One of World's Oldest Monasteries May Lose Land Used for 1,600 Years
Update (January 14): The Mor Gabriel case is still pending, but last week Turkey made its largest return of seized Christian property in giving 470 acres back to a Greek Orthodox foundation whose Istanbul monastery trained current Patriarch Bartholomew.
The future of one of the world's oldest, functioning Christian monasteries may be in jeopardy.
The Supreme Court of Appeals in Ankara, Turkey, has ruled that the state treasury can repossess nearly 60 percent of the land belonging to Mor Gabriel. The legal controversy comes as Syriac Christians, who worship in Aramaic, the language spoken by Jesus, return to revitalize their homeland in eastern Turkey after fleeing violence decades ago between Turkey and Kurdish separatists.
The Assyrian monastery has been functioning since it was founded in 397. However, in 2008, the treasury filed a land registration suit against Mor Gabriel after Muslim chiefs in neighboring villages complained of the monastery's "anti-Turkish activities." That case originally was dismissed, but was resurrected on appeals over the monastery's tax records.
According to Turkish newspaper Zaman, the appeals court ruled in favor of the treasury, stating that although the land has been occupied by Mor Gabriel for more than 1,600 years, it is not the legal property of the monastery. Zaman also reported that the judges "had 'lost' property and fiscal documents 'proving that the land in question belongs to the monastery.'"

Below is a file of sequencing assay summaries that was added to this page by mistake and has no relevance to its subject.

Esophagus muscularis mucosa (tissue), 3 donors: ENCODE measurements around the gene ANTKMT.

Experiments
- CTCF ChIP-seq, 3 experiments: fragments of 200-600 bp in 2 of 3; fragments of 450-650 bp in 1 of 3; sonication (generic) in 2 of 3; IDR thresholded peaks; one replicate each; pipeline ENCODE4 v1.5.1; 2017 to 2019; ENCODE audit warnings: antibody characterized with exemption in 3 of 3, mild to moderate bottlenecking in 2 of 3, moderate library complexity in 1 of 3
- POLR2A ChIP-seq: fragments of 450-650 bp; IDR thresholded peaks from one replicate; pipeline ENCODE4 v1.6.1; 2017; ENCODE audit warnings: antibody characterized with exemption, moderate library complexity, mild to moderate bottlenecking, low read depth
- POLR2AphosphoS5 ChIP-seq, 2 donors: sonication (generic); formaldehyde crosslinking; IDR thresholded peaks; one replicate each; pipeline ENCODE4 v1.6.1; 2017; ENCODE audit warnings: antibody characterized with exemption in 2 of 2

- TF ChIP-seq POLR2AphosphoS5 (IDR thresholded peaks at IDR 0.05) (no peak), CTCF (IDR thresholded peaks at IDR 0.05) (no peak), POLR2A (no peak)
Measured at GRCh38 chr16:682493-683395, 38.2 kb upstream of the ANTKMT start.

In response, Assyrian foundations made Mor Gabriel a topic in their summer meeting with Turkish President Abdullah Gül.
Mor Gabriel can now appeal to the European Court of Human Rights to retain its property and existence. For now, the monastery's legal status is in question.
Turkey is still is looking to gain full European Union membership. However, the EU stipulates that protection of minority rights is necessary for entry. The Wall Street Journal has reported that the dispute over the land is being "closely watched [in Turkey] and abroad."
CT has reported on the rebirth of the Turkish church after 550 years of decline, as well as how Christian leaders avoid ministering to the nation's 11 million Kurds, Turkey's largest minority group, but reach them anyway.
CT has also covered the use of anti-missionary sentiments in the long-running Malatya martyrdom trial, the stabbing of a church leader because of ‘hate TV', and the rebuilding of a pastor's family after he was murdered in Turkey.